2.3.2. Anxiety

We used the 7-item anxiety subscale of the Hospital Anxiety and Depression Scale (HADS) [37] for measurement. Participants rated the statements on a 4-point Likert scale from 0 to 3. Higher scores indicate more symptoms.

2.4. The Study Instrument for Facility-Level Attributes

Facility-level attributes of the study RCHEs were collected with a questionnaire completed by the staff in charge of the RCHEs (or their delegate). Solicited items included facility size and geographical regions.

2.5. Statistical Analysis

We summarized the demographic characteristics and measurement responses using descriptive statistics. Data with missing values in vaccine hesitancy were discarded from the analyses (n = 10). The primary outcomes were the overall vaccine hesitancy index and the individual 5C scores. We identified the associated individual factors of vaccine hesitancy among the residents and staff as first-level factors using multilevel regression analyses (Model 1), with the effects of institutional factors also modeled as the second-level factors (Model 2). Variables included in the multilevel models are in Table 1. A statistical significance of 0.05 was specified. All analyses were conducted in R version 4.3.1.

2.6. Ethics Statement

This study was approved by the Joint CUHK-NTEC Clinical Research Ethics Committee (reference number: 2021.643).

3. Results

3.1. Characteristics of the Residents

There were 204 eligible residents from 28 RCHEs included in the analysis (Table 2). Participating residents consisted of more males (65.7%) with a mean age of 73.00 years (standard deviation (SD) = 12.66). Most reported having chronic diseases (87.3%) and were infected by COVID-19 at least once (85.3%). The majority of the participating residents were vaccinated with at least one dose of the COVID-19 vaccine (97.5%), and more than half of them had taken three doses or more at the time of the study (52.5%). Regarding care level, around half of the residents required middle or high-level care to facilitate their daily instrumental activities, with 49.5% scoring 90 or lower on the Barthel Index.
Vaccine hesitancy among residents was low (mean = 2.44, SD = 1.05) (Table 3). Around 10% of the residents had a higher level of vaccine hesitancy (scored 4 or 4+ out of 7). Institutional mean scores of vaccine hesitancy ranged from 1.55 to 3.08.

3.2. Characteristics of the Staff

There were 168 staff from 26 RCHEs enrolled in this study (Table 2). The majority were female (92.9%) with a mean age of 52.68 years (SD = 10.44). Around one-fourth of the staff reported having chronic diseases, and 60% have ever been infected by COVID-19. All staff were vaccinated with at least one dose of the COVID-19 vaccine, and 87.4% of them received three doses or more.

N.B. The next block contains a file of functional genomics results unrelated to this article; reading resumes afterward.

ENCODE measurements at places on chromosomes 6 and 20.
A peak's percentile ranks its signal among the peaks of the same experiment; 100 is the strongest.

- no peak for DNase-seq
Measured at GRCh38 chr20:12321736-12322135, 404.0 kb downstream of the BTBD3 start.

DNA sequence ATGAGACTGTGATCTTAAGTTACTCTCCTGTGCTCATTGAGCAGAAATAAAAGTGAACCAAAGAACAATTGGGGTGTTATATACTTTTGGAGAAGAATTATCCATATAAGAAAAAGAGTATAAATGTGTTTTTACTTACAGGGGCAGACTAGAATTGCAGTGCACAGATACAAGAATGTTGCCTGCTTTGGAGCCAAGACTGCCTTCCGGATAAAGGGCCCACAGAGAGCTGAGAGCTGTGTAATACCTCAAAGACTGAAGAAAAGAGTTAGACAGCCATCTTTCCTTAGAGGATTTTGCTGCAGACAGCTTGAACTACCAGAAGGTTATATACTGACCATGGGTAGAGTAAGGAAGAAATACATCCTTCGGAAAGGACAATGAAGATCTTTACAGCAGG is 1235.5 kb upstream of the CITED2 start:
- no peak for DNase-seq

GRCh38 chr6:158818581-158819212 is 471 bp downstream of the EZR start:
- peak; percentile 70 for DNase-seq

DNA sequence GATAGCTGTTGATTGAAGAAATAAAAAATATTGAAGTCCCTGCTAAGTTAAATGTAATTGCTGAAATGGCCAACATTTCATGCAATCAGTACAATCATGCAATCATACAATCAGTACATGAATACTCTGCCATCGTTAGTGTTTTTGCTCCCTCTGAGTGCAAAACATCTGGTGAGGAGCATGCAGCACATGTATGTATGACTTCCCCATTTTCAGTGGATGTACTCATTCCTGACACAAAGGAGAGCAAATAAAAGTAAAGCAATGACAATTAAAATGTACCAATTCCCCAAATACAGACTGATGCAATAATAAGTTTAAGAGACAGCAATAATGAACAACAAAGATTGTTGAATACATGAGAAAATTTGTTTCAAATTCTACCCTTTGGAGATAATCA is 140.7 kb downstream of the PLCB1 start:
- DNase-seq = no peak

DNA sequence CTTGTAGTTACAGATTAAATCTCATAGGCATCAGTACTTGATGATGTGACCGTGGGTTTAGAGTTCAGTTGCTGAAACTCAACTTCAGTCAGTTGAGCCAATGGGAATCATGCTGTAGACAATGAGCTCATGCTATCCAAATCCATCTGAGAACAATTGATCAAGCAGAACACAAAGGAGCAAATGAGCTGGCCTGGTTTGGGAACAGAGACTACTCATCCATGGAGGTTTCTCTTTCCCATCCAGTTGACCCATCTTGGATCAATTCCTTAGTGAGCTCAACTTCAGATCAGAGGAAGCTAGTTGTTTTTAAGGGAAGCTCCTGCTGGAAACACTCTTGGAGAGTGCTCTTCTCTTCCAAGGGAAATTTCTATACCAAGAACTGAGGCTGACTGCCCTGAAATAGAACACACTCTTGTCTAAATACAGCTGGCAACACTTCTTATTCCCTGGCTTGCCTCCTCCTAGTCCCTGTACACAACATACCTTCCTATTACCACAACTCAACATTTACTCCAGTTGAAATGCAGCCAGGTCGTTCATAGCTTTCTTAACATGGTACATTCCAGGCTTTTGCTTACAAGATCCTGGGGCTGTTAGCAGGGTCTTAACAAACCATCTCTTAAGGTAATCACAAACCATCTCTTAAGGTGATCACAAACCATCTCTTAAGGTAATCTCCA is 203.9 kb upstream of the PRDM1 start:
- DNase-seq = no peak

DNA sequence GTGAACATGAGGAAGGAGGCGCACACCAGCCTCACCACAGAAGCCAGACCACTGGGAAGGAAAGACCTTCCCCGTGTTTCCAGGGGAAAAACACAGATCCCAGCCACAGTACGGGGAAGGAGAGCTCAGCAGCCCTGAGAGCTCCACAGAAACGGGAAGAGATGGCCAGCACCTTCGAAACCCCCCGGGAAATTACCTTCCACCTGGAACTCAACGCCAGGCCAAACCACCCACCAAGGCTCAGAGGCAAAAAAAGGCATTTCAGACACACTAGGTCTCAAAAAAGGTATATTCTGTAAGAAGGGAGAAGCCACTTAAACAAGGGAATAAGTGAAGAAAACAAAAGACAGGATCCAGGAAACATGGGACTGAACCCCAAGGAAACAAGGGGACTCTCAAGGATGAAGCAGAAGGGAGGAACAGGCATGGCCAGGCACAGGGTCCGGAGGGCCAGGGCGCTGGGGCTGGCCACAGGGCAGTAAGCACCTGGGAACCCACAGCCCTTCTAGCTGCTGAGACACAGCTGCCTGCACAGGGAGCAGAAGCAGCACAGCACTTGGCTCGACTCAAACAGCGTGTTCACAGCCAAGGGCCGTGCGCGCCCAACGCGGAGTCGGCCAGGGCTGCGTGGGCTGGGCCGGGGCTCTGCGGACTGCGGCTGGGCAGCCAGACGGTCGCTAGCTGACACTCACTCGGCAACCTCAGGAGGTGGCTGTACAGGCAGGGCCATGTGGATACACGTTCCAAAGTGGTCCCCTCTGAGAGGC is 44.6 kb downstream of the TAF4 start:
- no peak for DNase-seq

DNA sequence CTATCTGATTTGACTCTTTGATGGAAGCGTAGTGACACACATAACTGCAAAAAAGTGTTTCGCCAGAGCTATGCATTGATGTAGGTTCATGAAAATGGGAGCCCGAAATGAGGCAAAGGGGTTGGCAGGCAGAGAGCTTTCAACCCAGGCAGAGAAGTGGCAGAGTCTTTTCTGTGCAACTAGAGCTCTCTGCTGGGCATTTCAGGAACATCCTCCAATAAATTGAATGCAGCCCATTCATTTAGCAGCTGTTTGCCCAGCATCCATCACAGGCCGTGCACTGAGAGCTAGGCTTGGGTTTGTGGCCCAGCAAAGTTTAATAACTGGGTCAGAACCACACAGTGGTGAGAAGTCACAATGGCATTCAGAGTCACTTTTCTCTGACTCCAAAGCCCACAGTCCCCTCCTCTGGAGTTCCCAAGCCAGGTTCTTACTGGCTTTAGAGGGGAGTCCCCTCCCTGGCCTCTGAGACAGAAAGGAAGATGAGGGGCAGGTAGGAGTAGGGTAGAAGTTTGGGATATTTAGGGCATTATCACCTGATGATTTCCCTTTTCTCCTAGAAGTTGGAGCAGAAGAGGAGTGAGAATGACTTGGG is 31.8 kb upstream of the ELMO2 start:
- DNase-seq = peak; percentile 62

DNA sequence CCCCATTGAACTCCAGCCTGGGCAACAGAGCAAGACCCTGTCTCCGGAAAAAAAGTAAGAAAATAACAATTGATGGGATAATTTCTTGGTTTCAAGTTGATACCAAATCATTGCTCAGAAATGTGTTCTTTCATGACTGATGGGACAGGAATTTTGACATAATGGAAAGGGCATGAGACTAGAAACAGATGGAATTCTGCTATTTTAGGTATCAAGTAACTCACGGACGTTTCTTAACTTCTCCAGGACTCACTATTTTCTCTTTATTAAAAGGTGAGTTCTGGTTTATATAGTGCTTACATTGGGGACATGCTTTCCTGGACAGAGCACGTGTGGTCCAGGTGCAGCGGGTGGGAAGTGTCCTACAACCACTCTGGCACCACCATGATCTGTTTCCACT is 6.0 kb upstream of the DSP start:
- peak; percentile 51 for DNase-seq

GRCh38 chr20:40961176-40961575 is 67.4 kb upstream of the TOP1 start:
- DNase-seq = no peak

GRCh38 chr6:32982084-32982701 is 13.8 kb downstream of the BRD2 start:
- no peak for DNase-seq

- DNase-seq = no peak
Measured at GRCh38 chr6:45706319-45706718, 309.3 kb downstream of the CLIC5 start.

Vaccine hesitancy among staff was low (mean = 2.45, SD = 0.82) (Table 3). Around 7% of the residents had a higher level of vaccine hesitancy (scored 4 or 4+ out of 7). Institutional mean scores of vaccine hesitancy ranged from 1.30 to 3.52.

3.3. Characteristics of Study RCHEs

All 31 study RCHEs were from the private sector (there were three only providing data of staff but not residents), with a mean facility size of 85.0 (range: 22–245). They were located throughout Hong Kong (Hong Kong Island: 7; Kowloon: 11; the New Territories: 13). Around one-fourth of them were government subsidized.

3.4. Predictors of Vaccine Hesitancy among Residents

Social loneliness (coefficient [b] = 0.081, standard error (SE) = 0.040, p = 0.047) and anxiety (b = 0.138, SE = 0.041, p = 0.001) positively predicted general vaccine hesitancy, while cognitive ability (b = −0.307, SE = 0.106, p = 0.004), the number of doses of COVID-19 vaccines taken (b = −0.312, SE = 0.115, p = 0.007), and the institutional vaccination rate negatively predicted general vaccine hesitancy (b = −0.629, SE = 0.252, p = 0.014) (Model 2 of Table 4).
For the respective 5C constructs of vaccine hesitancy, anxiety negatively predicted confidence (b = −0.143, SE = 0.055, p = 0.010, Model 2 of Table S1B). Institutional vaccination rate negatively predicted complacency (b = −1.085, SE = 0.500, p = 0.039, Model 2 of Table S1C). Age negatively predicted calculation (b = −0.026, SE = 0.013, p = 0.048, Model 2 of Table S1D). Age (b = −0.023, SE = 0.009, p = 0.009, Model 2 of Table S1E) and the number of COVID-19 doses taken (b = −0.395, SE = 0.148, p = 0.009) negatively predicted constraints, while anxiety positively predicted constraints (b = 0.221, SE = 0.050, p < 0.001). Age (b = 0.024, SE = 0.010, p = 0.021, Model 2 of Table S1F) and cognitive ability (b = 0.481, SE = 0.153, p = 0.002) positively predicted collective responsibility, while social loneliness (b = −0.126, SE = 0.058, p = 0.031) and anxiety (b = −0.133, SE = 0.059, p = 0.025) negatively predicted collective responsibility.

3.5. Predictors of Vaccine Hesitancy among Staff

Anxiety (b = 0.059, SE = 0.029, p = 0.044, Model 2 of Table 5) and social (b = 0.074, SE = 0.035, p = 0.040) and emotional loneliness (b = 0.097, SE = 0.034, p = 0.004) positively predicted vaccine hesitancy, while the number of doses of COVID-19 vaccines taken negatively predicted vaccine hesitancy (b = −0.339, SE = 0.141, p = 0.018). The size of the residential home was the only institutional factor that (positively) predicted vaccine hesitancy (b = 0.003, SE = 0.001, p = 0.002).